Intel has recently released the Galileo, with a processor suited to wearable electronics, with small, low cost and memory rich processors. Look for OSHW developments here, including more projects related to pervasive computing, also referred to as the Internet of Things (IoT). IoT can include anything that communicates over the internet to provide more efficiency and convenience in everyday life, such as cloud-printers. One project uses the Raspberry Pi in conjunction with the Google cloud platform. Cloud printing allows you to print from any application on a connected mobile device without setting up specific print drivers. So you can cloud-print from a smartphone or tablet to a connected printer with a drag-and-drop gesture. Android 4.4 Kit Kat will include Google cloud print as a print service pre-installed. ii
So what is the future for open source hardware? It may seem obvious, but the future brings more open source projects that further enable current technology. Look for more medical-related projects in OSHW as professionals look to solve problems, such as the comparatively low-cost, open source ECGs and infusion pumps for poverty-stricken areas. Look for more in 3D printing and open files for 3D objects to create at home. Someday clothing will have a link on the label for 3D-printing replacement buttons. While at the grocery store, you will be able to tell Google glasses to print your son’s lost math assignment to the cloud printer in the house. You will pay online for the plans and files to print the next Lego Star Wars set. OSHW and IoT will integrate seamlessly into our lives. If, in 1970, someone had predicted that we would someday have library books that returned themselves, the thought would have seemed magical, if not physically impossible. However, digital books on eReaders do this all the time now. We may not have flying cars yet, but cars that can safely drive themselves are already here. Adding the flying part is within reach (although scary without infrastructure to regulate it.)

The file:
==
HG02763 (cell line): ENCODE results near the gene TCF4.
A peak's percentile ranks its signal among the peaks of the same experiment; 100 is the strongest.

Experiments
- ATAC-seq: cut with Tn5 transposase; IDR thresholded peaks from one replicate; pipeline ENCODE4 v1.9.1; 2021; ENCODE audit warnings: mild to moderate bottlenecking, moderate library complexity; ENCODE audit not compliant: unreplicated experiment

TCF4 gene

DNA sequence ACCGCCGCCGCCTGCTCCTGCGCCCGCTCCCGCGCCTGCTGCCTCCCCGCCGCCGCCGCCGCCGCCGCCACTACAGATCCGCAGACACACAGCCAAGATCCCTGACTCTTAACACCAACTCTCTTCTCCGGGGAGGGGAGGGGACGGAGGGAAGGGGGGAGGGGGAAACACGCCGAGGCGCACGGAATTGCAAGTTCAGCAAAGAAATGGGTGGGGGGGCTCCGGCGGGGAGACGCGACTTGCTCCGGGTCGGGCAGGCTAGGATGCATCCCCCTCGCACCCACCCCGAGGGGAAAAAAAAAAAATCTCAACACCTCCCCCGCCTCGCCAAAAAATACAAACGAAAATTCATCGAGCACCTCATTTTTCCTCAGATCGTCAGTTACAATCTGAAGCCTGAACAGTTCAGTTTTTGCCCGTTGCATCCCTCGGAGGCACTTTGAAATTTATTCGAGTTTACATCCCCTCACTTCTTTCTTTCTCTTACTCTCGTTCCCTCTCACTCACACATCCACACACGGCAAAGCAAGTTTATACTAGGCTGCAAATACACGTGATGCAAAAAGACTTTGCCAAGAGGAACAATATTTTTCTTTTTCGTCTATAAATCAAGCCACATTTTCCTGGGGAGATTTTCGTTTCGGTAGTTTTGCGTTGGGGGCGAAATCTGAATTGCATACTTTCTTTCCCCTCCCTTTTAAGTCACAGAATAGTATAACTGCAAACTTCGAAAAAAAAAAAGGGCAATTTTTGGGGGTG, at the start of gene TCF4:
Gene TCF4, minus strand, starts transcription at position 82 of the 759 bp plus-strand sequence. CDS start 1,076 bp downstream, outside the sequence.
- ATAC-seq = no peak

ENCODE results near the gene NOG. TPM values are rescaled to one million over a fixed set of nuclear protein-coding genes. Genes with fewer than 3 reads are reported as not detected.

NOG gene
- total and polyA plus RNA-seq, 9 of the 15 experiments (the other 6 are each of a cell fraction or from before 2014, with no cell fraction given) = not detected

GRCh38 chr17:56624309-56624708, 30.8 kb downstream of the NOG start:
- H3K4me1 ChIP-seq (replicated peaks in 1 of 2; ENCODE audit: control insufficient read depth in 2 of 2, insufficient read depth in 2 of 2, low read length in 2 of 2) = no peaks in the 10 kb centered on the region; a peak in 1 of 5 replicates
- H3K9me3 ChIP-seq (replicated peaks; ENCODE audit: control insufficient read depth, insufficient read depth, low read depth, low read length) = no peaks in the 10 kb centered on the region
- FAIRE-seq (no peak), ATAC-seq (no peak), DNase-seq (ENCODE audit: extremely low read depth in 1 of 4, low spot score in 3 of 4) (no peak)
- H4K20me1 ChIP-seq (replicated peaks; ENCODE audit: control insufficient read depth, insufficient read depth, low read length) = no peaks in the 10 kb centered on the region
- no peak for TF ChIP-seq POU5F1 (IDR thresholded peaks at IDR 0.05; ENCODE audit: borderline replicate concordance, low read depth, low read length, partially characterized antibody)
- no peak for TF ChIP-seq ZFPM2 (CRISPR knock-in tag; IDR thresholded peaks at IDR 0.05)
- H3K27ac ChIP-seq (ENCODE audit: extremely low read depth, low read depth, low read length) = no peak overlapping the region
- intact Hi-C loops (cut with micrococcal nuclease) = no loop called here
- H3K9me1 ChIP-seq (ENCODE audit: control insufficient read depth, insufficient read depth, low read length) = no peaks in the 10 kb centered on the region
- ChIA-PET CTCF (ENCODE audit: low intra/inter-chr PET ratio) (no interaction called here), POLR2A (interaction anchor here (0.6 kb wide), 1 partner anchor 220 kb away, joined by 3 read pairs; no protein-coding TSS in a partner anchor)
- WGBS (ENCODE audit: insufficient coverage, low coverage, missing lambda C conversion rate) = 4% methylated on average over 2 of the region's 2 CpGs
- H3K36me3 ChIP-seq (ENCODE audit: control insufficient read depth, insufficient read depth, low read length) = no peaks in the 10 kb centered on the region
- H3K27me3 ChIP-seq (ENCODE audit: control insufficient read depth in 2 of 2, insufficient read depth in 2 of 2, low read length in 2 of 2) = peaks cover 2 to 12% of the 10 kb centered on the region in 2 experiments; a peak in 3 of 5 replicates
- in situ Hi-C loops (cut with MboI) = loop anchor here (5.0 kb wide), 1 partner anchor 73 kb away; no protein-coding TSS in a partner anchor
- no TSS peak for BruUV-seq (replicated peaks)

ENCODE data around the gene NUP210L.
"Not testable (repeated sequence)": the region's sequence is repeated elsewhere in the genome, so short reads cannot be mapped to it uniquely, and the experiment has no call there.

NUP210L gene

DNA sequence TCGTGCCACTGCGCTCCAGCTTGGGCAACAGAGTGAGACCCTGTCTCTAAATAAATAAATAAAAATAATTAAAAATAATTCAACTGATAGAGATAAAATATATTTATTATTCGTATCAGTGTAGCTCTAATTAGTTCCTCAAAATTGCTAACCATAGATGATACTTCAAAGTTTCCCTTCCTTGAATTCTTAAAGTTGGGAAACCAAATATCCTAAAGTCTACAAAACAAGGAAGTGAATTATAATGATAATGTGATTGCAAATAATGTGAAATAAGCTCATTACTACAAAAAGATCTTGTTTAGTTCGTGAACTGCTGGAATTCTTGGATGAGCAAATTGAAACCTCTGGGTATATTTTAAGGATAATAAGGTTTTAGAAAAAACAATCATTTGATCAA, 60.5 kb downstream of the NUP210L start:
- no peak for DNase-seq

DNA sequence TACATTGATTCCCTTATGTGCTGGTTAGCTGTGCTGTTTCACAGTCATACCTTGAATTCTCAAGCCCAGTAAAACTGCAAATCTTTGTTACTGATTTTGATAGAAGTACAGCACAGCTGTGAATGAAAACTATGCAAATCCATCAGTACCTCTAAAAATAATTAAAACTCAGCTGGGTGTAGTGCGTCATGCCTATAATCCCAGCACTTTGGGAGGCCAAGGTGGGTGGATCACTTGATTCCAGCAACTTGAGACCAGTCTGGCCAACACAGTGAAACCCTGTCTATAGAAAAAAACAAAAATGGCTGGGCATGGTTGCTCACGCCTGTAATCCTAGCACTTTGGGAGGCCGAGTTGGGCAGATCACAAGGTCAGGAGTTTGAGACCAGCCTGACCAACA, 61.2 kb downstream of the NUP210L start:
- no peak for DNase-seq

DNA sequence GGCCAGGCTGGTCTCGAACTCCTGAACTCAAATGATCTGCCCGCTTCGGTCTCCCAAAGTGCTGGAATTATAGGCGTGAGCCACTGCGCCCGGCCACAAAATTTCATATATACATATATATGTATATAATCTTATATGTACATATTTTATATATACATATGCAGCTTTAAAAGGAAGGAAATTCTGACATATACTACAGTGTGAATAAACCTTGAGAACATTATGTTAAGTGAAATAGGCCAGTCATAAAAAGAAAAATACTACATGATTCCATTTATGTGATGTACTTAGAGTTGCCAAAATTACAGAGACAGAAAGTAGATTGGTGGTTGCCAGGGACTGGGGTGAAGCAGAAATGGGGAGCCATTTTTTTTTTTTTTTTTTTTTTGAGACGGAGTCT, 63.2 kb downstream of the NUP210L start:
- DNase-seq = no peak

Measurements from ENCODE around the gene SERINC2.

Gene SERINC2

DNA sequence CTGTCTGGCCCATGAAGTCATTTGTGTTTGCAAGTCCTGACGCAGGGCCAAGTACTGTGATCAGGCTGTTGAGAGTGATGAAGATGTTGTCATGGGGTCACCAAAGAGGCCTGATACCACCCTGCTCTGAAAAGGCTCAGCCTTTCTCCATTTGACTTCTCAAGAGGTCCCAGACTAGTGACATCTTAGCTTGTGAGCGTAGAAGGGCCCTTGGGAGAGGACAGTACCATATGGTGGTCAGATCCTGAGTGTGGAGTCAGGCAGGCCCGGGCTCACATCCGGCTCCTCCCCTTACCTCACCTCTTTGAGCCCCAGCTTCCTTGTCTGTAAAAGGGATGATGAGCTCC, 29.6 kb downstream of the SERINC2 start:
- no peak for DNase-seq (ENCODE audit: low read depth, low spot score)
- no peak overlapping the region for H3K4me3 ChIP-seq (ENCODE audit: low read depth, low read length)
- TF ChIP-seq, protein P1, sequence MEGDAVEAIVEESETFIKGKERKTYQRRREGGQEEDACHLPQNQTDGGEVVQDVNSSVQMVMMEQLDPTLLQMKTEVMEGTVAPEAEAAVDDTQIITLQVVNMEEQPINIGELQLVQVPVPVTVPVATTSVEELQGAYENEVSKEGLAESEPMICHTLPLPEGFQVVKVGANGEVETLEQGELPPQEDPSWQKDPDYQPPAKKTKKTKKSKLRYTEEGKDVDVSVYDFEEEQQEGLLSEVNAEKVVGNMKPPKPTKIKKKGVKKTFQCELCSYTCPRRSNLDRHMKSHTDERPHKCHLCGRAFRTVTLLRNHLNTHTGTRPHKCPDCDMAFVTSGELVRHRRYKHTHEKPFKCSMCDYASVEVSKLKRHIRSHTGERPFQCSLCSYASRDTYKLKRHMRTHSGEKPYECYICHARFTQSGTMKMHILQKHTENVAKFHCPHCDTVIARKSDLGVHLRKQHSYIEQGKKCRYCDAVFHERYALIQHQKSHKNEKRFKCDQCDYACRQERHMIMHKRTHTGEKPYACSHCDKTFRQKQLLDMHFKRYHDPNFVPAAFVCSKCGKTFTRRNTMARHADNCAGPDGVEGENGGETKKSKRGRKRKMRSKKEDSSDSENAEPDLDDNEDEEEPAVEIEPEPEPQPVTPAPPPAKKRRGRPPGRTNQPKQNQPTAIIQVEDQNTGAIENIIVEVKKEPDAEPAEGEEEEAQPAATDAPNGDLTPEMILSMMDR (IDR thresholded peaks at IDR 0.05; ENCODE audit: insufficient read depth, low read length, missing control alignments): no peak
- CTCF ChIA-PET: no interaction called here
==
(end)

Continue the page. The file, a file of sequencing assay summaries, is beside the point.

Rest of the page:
Open source has been a large part of the advancement of technology. Open source hardware can go anywhere, and so can you. You can start by looking at open source hardware kits by Arduino, Launchpad, Beaglebone, and more at mouser.com.
i ECG from concept to certification: http://www.gammacardiosoft.it/openecg. Also look at:
Lynnette Reese is a member of the technical staff at Mouser and holds a B.S. in Electrical Engineering from Louisiana State University. Prior to Mouser, she completed a combined 15 years in technical marketing in embedded hardware and software with Texas Instruments, Freescale, and Cypress Semiconductor. She started her career as an applications engineer at Johnson Controls.